I created the above circuit. There is essentially a switch that is normally high. I press a button. Using a NTE4049T hex inverter, I create a low to high edge transition. This provides the clk input to a 74HCT175 D flip flop. Everything is run at TTL, 5 Volts. The output of the D flip flop is fed into another NTE4049T hex inverter to then feed the D input of the flip flop.
Ideally, when the button is pressed, I would create a toggle of the Q output line.
This does not happen. In fact, there is some oscillation at the signal output, but no finite transition of state.
I realize that this is a result of continuous toggling/bad design. How is this problem solved? If I chained the output of the D flip flop into another flip flop, also clocked to the same edge, to then generate an inverted output for the first flip flop, would that solve the state oscillations? Could I pass the output through a series of buffers to create a time delay?
The first pic is the waveform of the switch with the rc network. There is an instaneous drop when the switch is depressed. This drop, through an inverter, is what causes my clk signal to go high.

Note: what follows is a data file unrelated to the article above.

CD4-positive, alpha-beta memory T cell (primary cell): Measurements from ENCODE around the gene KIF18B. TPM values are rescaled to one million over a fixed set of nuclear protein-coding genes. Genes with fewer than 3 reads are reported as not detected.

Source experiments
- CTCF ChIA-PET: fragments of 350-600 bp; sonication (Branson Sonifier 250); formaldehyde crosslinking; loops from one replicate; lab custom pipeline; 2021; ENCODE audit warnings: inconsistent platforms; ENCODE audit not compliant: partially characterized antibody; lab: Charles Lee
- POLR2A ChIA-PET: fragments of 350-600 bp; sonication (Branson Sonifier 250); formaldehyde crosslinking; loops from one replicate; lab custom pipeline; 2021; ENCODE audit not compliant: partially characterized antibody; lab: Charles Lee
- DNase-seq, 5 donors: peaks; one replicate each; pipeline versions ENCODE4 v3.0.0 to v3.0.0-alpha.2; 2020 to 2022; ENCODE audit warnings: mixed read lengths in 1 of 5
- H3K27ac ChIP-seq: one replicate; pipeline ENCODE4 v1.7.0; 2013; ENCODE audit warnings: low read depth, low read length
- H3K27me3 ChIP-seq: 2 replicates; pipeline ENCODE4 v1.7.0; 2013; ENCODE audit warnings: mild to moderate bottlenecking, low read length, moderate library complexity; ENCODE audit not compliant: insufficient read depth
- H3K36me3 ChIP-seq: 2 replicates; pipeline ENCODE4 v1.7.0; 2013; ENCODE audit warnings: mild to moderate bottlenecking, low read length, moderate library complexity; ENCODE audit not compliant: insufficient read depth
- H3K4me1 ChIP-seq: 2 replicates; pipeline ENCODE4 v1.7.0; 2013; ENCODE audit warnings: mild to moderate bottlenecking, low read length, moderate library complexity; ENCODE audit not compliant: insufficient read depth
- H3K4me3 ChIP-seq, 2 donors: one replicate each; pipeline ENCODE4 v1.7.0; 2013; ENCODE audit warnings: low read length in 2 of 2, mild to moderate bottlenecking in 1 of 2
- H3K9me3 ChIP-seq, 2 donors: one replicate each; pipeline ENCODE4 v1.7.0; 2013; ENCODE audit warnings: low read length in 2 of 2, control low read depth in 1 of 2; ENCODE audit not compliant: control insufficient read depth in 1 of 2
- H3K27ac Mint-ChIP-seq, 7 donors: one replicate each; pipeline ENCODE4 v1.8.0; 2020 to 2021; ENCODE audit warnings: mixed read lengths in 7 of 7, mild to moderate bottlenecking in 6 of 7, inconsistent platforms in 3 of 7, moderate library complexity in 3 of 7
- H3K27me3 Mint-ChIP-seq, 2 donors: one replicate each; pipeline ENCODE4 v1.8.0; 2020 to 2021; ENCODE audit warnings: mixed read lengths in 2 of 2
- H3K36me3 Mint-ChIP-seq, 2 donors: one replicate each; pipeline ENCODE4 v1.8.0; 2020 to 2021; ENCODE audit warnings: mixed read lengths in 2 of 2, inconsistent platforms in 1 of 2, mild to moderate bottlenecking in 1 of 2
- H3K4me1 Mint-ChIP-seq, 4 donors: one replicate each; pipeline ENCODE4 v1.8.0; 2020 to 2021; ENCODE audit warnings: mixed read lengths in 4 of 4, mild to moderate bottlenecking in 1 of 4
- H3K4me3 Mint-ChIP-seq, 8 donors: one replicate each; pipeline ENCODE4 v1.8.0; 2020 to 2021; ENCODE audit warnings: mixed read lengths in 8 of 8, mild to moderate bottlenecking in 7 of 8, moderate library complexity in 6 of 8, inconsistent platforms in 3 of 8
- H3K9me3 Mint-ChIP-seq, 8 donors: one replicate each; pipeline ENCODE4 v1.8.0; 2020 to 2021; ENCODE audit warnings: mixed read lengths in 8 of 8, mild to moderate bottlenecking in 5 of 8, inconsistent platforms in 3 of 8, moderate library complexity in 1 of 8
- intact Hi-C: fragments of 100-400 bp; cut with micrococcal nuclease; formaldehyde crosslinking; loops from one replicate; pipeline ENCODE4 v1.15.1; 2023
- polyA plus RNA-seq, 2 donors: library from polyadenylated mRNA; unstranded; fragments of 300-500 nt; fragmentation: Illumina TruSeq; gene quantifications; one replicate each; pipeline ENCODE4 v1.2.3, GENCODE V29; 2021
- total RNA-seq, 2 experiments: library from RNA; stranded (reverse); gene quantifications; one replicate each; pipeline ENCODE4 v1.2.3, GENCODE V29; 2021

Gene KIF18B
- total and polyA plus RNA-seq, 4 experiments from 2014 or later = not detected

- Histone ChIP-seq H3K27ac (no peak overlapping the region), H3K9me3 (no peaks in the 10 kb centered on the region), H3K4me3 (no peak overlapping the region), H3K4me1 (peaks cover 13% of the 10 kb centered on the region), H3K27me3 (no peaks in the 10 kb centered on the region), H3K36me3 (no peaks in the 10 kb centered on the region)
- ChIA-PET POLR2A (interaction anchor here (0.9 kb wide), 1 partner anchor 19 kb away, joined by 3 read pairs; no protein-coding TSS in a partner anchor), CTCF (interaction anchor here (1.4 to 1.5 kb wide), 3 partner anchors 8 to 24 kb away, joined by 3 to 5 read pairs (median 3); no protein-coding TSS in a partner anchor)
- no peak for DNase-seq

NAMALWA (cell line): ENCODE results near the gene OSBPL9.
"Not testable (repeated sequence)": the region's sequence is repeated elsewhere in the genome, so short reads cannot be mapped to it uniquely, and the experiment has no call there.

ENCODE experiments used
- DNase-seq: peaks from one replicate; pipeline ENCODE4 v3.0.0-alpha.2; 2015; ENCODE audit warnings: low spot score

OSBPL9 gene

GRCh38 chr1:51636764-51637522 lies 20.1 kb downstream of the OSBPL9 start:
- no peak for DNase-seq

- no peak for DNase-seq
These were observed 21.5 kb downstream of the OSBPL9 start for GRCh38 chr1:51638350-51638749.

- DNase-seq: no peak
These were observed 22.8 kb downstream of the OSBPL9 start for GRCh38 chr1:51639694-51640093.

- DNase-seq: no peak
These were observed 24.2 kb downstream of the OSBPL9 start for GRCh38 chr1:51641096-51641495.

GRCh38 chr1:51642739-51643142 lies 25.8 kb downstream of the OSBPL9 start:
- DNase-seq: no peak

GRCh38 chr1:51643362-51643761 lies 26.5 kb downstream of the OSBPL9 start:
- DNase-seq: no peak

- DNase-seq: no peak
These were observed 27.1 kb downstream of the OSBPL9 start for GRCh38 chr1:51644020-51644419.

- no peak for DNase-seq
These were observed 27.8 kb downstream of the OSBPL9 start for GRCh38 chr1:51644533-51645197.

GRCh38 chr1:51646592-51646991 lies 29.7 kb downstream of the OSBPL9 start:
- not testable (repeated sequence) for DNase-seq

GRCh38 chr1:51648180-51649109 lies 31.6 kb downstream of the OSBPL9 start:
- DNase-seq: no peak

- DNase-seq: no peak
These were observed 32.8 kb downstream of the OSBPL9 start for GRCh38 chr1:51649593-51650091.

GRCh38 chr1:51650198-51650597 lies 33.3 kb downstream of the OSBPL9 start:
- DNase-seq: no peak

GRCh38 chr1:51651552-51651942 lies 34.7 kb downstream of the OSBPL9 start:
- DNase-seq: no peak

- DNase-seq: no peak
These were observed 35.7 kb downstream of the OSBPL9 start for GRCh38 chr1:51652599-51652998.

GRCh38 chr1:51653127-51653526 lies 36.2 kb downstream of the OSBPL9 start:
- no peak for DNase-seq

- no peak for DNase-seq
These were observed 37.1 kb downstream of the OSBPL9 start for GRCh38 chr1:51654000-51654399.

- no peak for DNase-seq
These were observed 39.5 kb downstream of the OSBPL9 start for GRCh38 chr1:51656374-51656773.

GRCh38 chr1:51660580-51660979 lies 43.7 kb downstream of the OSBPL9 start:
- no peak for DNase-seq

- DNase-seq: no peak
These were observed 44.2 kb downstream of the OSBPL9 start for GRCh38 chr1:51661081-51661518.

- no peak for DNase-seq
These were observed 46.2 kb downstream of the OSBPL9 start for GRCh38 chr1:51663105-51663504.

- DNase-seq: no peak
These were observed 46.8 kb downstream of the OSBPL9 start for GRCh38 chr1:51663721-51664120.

The pictures below show a high level view of the Q signal output as well as a zoomed in image at the tail where the Q signal then goes back low. I believe in this tail section the capacitor is charging. I'm not sure why it would cause the d flip flop to again trigger. There should not be a rising edge?
The light blue line represents the clock transition signal on the flip flop. The yellow line represents the D signal being fed into the flip flop. The dark blue line represents the Q signal of the flip flop, just before going into the inverter. The inverted output will again feed the flip flop a D.
How is a problem like this solved in practice if I cannot solve it in the above design? Thanks